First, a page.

7.) Can anybody recommend some schools for organizing these written and flying tests?

8.) What will I need to do in the future to keep both my JAA and FAA licenses valid and current?

I have the below flying experience:

TOTAL FLIGHT TIME: 819.3 HRS (All Piston)

PILOT IN COMMAND TIME: 659.5 (OF WHICH 539.2 HRS ARE INSTRUCTION) (All Piston)

MULTI-ENGINE PISTON TIME: 37.9 HRS

SINGLE ENGINE PISTON TIME: 781.4 HRS
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Old 25th Nov 2011, 11:36   #113 (permalink)
 
Join Date: Nov 2007
Location: Texas
Posts: 1,156
1. Short answer "no." The FAA single engine land rating is good for any single engine land airplane up to 12,500 pounds except for a few warbirds that require a type rating or letter.

2. About 1300 hours. Since you don't have 1500 hours total time the ATP is out of the picture for you.

3. There is a "knowledge" (written) test and an oral and flight test. SoCal has posted a link above to part 61 of the FARs. Look through that for the breakdown of time and training required for the the COMM. The only flight test requirement is that part of the check ride must be done in a "complex" airplane but you could do part of the check ride in a J-3 and part in a CE-182RG. No TBM required.

4. I believe so, look back through this thread. You will also need clearance for training from our TSA.

6. Yes, a second class.

7. Again, there are all sorts of threads here about flight schools training foreign students. What's best for one person may not work for another. You're going to have to do some research.

8. I have no idea what it takes to keep a JAA license current, I'd think they'd teach you that as part of the JAA training (sorry, I've been up all night.) As to the FAA cert, you will have to have logged 3 takeoffs and landings in the last 90 days, you will have to have completed a flight review in the last 24 months (or something that stands in for it) and you will have to have logged various instrument flights and approaches in the last 6 months or have an IPC.

All of this is in FAR 61, you may as well start reading it. Probably 20% of the written and a good chunk of the oral will be out of Part 61.
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Old 20th Dec 2011, 12:28   #114 (permalink)
 
Join Date: May 2006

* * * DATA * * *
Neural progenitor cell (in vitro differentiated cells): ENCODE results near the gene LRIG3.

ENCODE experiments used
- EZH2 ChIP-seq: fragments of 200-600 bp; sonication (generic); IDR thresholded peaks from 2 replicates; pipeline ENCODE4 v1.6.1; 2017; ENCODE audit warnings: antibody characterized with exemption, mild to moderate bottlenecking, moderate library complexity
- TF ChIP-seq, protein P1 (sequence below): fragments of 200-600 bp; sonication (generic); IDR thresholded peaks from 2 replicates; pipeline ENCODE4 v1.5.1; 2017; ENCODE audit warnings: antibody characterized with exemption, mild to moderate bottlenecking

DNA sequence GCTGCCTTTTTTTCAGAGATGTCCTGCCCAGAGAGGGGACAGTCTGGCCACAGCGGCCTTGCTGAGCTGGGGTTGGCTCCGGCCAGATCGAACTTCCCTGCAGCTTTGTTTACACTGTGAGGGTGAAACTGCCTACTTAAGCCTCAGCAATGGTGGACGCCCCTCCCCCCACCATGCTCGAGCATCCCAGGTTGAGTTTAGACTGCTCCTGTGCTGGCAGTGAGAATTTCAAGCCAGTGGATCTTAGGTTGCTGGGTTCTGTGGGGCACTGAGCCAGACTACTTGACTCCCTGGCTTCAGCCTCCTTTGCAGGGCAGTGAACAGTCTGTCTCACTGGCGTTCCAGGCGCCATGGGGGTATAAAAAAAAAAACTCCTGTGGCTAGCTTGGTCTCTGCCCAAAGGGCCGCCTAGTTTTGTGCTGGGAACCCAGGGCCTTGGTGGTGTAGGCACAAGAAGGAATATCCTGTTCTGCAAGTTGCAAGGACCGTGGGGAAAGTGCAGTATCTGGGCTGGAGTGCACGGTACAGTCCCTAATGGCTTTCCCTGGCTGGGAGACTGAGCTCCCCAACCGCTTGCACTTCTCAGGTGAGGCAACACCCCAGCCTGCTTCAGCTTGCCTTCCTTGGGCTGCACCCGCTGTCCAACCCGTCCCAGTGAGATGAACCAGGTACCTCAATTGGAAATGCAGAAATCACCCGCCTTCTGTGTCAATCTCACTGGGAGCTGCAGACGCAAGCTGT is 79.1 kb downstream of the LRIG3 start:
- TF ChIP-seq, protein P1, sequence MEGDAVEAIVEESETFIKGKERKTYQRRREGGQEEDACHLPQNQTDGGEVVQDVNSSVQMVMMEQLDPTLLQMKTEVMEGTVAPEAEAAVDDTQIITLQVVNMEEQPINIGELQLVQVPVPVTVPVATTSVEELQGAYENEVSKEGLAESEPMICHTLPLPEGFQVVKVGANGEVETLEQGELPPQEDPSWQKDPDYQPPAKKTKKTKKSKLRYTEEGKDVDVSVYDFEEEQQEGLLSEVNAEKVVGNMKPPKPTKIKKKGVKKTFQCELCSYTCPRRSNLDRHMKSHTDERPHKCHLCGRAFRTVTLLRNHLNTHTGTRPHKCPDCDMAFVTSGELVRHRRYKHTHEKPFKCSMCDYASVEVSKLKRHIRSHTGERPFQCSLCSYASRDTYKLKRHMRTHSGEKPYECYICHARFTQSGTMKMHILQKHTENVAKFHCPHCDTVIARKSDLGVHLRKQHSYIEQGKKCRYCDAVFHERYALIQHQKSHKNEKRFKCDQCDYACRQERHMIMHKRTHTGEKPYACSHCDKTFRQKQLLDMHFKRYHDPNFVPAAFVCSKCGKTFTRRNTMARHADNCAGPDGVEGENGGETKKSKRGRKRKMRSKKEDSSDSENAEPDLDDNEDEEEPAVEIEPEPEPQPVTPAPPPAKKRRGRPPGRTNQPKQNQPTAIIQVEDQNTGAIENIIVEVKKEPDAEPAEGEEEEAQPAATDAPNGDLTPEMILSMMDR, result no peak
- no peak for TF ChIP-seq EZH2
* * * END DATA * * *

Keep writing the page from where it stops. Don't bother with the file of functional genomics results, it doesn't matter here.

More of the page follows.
Location: UK
Posts: 205
Guys & Girls i need advise please:

I have a JAA CPL ME/IR (expired) also my JAA medical has expired (unable to get medical back, due to bad eyes)

Current Indonesian DGCA CPL/IR with Current Medical

Plus Current FAA Medical

2000hrs TT

Im looking to go to the states and do a A320 rating (job lined up) and at the same time get an FAA ATP with my hours and experience...

Does my UK licence need to be current? and medical?? If so i have a problem, as i stated above i have lost my UK medical.....

What are my options????

Please could someone advise as this whole process is a little confusing.

Thanking you all in advance

Last edited by Phenom100; 21st Dec 2011 at 06:00.
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Old 20th Dec 2011, 19:40   #115 (permalink)
 
Join Date: Nov 2007
Location: Texas
Posts: 1,156
As long as Indonesia is an ICAO state, you will be able to take the check ride for the FAA ATP as long as you meet the requirements in Part 61. I can only think of a couple places that do A320 ratings and either one of them should be able to explain the process to you.
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Old 13th Jan 2012, 12:33   #116 (permalink)


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Join Date: Dec 2008
Location: Viena
Posts: 1
JAA ATPL to FAA ATPL

Hello Gents,

Even this question was asked so many times I couldn't find a detailed answer for my situation. So pls allow me to ask once more...

I m holding JAA ATPL, B777 rating, TRI, SEP (and addionally TRE B777) and like to achieve a standalone FAA ATPL with as much rights as possible.

What exactly do I have to do?

As far as I understand, a written FAA test has to be performed. If this is correct,
1. Can I do the ATPL test right away or do I have to start with PPL theory test, CPL tet,... ending up in the ATPL test?